While Alcor has authorized field cryoprotection for overseas cases (see the announcement in Part 2 below) there is still an ongoing debate about the desirability of introducing field cryoprotection for most Alcor members who are pronounced legally dead in the United States and Canada. Issues that have been discussed include scientific, technological, and financial concerns. Alcor’s facility cryoprotection procedures are designed to closely replicate laboratory research protocols that have shown published efficacy for brain cryopreservation. They are based on established principles of organ cryopreservation for minimizing osmotic and cryoprotectant injury while eliminating ice formation. To what extent do simplified and shorter open-circuit field cryoprotection protocols compromise cryopreservation quality? Alcor’s facility infrastructure includes computerized control and recording of multiple perfusion parameters, and personnel for observation and note-taking. To what extent will field cryoprotection quality suffer because of decreased perfusion parameter control, decreased data recording, and resulting decreased quality control feedback? Can a patient be shipped on dry ice without risking ice formation during transport to the cryonics facility? What is the easiest and safest surgical approach? How many concentrations of the vitrification agent need to be used? Can we lower the cost of our procedures by embracing field cryoprotection? Perhaps the most difficult question of all is: At what distance and transport time from Alcor do the disadvantages of current field cryoprotection procedures (especially no cryoprotection for the body of whole body patients) become outweighed by the advantages of avoiding long transport times at 0°C? There are some who worry that simplified field cryoprotection procedures with limited monitoring are driven by a desire to reduce costs, complexity and oversight rather than strict improvement of care and cryopreservation outcome. Yet clearly there are distances for which even the simplest field cryoprotection protocols are beneficial, such as locations with multiday transport times.

A sensible approach to evaluate these issues is to ask whether the primary aim of field cryoprotection is improvement of patient care or simply reduction of cost. While it is indisputable that the elimination of two separate deployments can lower the costs associated with Alcor’s procedures (assuming field cryoprotection protocols that are deliverable by current standby teams), these different perspectives can lead to different views on how to conduct field cryoprotection. If field cryoprotection is primarily advocated as a means to improve patient care the most likely implementation for Alcor right now is to request its standby provider (currently Suspended Animation for non-local cases) to add field cryoprotection to its washout procedure. While it would be simplistic to argue that this would just involve simply adding a few bags of perfusate to the washout procedure, it should be recognized that an organization that employs professional surgeons to establish surgical access and professional perfusionists for running the pumps should be able to perform this procedure without formidable challenges. If the aim, on the other hand, is to just reduce cost and involve Alcor staff and volunteers in field cryoprotection, the most conservative surgical protocols and cryoprotection protocols would need to be followed to reduce errors.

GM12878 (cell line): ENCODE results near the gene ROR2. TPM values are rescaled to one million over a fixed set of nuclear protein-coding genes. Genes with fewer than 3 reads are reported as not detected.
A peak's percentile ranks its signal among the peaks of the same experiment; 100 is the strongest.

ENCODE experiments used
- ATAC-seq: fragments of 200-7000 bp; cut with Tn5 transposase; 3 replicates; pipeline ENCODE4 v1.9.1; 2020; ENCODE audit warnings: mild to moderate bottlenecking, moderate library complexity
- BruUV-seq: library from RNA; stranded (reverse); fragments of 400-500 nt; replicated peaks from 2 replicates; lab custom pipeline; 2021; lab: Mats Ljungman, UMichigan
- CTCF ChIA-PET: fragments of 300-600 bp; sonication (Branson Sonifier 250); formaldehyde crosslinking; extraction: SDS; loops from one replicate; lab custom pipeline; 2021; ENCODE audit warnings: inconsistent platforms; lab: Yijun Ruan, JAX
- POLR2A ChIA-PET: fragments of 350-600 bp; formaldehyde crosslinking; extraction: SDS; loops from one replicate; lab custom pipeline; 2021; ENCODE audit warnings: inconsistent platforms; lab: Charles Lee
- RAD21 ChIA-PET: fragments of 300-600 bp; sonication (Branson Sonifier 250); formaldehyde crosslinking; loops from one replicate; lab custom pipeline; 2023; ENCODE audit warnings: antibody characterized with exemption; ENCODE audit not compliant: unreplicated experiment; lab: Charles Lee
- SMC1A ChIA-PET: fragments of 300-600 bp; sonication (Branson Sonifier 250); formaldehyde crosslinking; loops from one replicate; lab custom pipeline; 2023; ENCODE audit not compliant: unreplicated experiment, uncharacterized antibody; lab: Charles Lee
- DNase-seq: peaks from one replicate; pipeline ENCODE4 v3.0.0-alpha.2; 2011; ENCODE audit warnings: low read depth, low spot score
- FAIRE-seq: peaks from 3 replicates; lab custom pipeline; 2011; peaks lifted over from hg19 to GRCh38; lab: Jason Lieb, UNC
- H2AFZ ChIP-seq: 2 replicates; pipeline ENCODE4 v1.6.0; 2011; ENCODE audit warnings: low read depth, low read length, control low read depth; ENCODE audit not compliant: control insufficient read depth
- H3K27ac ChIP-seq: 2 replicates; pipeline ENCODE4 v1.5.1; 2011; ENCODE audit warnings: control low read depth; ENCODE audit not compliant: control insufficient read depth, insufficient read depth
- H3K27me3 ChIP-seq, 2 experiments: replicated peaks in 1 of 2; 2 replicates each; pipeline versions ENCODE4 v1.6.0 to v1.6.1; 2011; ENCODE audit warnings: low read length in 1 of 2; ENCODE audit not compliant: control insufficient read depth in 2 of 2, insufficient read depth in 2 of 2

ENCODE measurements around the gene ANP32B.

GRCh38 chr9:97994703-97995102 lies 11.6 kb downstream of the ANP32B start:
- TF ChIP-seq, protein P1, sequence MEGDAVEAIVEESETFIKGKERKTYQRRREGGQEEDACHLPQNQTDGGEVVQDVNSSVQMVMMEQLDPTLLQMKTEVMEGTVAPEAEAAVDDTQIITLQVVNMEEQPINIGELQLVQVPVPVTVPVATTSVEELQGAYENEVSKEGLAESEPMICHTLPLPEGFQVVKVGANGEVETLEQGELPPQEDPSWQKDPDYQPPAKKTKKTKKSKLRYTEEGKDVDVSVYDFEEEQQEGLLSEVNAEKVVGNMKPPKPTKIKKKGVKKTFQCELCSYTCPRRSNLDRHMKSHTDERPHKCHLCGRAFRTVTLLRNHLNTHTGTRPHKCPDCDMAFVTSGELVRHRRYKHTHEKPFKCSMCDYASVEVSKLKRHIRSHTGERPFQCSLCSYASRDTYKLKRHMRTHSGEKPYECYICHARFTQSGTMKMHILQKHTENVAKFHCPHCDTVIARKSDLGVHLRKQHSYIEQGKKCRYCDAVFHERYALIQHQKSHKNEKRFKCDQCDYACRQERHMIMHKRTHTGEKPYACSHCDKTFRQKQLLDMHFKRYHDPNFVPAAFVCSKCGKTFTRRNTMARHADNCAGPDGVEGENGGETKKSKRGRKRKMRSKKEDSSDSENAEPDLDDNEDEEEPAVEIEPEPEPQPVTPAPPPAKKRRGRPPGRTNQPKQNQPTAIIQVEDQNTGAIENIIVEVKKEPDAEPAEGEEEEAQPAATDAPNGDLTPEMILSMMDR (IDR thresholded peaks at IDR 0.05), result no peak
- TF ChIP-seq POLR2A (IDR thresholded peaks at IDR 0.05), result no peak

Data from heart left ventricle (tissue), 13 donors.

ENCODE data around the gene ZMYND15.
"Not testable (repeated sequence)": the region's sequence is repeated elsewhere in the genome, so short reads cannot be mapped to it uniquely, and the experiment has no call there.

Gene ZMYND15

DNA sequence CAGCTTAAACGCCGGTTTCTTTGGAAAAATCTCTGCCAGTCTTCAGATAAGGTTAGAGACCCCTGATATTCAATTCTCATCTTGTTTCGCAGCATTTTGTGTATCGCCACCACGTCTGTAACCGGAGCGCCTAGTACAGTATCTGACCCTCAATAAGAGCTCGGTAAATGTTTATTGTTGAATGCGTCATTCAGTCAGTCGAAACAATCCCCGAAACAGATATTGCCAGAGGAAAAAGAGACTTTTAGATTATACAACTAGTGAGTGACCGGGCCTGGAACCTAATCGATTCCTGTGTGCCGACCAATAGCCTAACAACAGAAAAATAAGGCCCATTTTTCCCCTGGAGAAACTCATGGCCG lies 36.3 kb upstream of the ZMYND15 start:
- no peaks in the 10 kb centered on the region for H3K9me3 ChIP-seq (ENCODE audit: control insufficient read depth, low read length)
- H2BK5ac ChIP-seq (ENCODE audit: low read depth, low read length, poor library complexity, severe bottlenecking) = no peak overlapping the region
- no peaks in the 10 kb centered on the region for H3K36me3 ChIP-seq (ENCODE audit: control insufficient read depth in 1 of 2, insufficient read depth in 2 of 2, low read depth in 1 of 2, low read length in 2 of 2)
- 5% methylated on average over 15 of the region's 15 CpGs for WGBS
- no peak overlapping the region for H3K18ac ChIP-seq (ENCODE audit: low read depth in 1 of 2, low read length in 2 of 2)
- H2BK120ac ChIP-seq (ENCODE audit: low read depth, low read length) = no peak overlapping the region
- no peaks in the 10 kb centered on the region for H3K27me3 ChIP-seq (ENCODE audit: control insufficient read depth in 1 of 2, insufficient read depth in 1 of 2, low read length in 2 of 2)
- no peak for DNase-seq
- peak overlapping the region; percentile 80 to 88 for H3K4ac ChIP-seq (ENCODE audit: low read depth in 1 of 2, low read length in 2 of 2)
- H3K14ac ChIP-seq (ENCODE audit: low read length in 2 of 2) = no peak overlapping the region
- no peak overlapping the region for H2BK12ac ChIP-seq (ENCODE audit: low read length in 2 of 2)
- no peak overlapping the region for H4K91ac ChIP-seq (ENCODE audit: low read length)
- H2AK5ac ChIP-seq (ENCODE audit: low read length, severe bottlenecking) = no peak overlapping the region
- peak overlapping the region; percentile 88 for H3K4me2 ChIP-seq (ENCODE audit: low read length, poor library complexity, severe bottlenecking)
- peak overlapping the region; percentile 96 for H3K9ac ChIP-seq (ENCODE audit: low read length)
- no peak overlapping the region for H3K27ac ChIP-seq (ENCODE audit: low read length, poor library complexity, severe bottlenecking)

In the opinion of the author, it is not possible to have a sensible discussion about the nature and scope of field cryoprotection without asking the question who is going to perform it. If Alcor entrusts the conduct of remote blood washout to qualified independent contractors then concerns about the absence of relevant surgical and perfusion skills may not be all that relevant. If field cryoprotection is seen as a replacement of these contracts, however, Alcor would be making a challenging leap into the unknown.


The only credible alternative for field cryoprotection would be to validate and introduce organ preservation solutions aimed at securing viability of the brain, or at least perfusability of the brain, for much longer than is possible with Alcor’s current organ preservation solution (MHP-2). In essence, this would require the design and successful validation of “brain preservation solutions” that can preserve cerebral viability for up to 24 or 48 hours of cold ischemia. While the cryobiology company 21st Century Medicine has made a number of breakthroughs in organ preservation solution design that permit securing viability of the brain for much longer periods than is possible with MHP-2, these protocols require either continuous or intermittent perfusion of the patient (or the patient’s brain) en route to the main cryonics facility. This fact by itself necessitates ground transport of the patient under supervision of qualified staff, which in some cases could involve many days.

Another concern with continuous perfusion protocols is that there is little information available on their effects in cases of preceding warm ischemia. Prior research in the art would indicate, however, that continuous perfusion in an ischemic patient, especially in a whole body patient, will produce severe edema over a long period of time. This edema could prevent any meaningful cryoprotective perfusion at the main facility, defeating the main objective of blood substitution.